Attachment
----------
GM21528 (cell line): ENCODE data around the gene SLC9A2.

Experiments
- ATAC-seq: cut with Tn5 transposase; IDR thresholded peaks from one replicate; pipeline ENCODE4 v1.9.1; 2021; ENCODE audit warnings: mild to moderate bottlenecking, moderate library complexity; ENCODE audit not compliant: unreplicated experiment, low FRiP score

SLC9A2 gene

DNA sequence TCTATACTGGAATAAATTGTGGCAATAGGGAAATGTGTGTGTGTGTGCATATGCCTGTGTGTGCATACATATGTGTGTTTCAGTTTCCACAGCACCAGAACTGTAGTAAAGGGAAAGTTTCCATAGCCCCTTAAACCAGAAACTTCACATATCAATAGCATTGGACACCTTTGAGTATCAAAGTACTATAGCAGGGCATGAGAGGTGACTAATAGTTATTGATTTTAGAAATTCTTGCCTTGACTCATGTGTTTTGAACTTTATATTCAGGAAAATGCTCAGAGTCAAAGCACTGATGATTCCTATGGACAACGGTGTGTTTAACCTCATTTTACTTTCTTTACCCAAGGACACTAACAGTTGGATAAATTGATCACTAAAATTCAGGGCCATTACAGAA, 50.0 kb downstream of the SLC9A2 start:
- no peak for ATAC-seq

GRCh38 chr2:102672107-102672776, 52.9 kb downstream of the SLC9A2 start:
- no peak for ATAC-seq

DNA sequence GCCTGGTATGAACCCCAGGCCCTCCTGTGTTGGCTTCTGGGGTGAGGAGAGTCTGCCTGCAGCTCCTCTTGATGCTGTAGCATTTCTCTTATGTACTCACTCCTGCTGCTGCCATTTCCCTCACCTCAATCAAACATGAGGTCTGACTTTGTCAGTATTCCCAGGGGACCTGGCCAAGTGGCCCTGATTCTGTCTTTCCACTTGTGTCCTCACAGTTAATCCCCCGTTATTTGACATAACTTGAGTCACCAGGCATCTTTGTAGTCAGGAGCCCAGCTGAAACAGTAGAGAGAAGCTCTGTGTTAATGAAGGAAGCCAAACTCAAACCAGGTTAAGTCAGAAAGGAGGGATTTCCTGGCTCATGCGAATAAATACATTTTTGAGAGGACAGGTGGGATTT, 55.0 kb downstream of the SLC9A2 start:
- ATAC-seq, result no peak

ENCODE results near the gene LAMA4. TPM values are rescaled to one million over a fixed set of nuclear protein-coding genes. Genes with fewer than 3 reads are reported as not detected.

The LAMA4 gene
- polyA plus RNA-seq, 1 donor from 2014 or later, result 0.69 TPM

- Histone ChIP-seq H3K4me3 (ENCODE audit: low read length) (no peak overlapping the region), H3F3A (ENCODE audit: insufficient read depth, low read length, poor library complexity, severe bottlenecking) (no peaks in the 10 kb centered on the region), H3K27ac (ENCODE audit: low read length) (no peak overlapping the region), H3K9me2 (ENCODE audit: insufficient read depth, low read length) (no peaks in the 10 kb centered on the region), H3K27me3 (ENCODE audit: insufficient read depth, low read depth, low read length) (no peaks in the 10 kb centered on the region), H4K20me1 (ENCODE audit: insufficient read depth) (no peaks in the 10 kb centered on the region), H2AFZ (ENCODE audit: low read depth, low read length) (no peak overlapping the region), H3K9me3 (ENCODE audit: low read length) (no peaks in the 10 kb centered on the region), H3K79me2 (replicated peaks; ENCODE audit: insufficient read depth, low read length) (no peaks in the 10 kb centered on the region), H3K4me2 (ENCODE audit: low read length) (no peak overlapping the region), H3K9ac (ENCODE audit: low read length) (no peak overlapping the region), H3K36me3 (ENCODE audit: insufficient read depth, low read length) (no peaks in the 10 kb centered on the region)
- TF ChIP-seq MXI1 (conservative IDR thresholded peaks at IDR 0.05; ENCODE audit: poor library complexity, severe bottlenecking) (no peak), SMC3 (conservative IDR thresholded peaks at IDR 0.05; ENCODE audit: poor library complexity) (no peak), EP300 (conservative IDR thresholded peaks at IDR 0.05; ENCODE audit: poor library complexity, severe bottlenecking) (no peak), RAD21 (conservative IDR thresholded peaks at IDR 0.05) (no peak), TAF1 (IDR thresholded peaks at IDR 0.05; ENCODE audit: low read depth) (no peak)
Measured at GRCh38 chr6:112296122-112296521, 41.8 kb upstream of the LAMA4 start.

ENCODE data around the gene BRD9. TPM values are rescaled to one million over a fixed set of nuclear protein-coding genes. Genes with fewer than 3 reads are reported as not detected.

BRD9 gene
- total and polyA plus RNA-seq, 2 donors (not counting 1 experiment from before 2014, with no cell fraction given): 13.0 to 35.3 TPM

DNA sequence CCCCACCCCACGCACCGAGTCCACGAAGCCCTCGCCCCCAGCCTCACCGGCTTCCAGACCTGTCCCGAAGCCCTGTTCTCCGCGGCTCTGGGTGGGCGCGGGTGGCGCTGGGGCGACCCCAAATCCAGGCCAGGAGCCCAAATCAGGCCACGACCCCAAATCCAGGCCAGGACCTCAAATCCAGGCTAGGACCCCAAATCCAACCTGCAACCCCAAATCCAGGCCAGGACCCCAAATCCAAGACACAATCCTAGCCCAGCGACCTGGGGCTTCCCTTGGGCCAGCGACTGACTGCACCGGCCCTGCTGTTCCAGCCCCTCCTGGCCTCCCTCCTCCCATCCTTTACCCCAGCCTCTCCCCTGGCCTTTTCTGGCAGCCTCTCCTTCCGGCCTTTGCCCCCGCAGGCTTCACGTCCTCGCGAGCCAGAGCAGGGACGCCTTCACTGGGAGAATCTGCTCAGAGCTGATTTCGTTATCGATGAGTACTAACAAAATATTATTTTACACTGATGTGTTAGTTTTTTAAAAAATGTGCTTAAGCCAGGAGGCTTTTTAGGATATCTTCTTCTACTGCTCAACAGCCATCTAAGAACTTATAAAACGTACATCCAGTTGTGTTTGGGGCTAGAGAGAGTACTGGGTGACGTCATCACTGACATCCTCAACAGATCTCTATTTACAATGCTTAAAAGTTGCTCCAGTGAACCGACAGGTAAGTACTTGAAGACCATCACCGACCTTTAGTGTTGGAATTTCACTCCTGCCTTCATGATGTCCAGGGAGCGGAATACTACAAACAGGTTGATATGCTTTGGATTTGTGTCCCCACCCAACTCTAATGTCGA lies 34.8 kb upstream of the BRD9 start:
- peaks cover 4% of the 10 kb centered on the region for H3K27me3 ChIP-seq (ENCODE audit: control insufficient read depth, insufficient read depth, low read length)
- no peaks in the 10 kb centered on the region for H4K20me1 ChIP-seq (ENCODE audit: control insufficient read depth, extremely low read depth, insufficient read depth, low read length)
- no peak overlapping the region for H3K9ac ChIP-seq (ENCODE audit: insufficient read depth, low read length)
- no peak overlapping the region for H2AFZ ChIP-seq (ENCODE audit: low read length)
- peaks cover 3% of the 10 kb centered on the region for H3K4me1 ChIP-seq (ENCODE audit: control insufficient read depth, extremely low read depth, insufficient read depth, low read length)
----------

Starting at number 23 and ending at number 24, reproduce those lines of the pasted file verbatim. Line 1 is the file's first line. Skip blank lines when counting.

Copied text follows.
- no peak overlapping the region for H3K9ac ChIP-seq (ENCODE audit: insufficient read depth, low read length)
- no peak overlapping the region for H2AFZ ChIP-seq (ENCODE audit: low read length)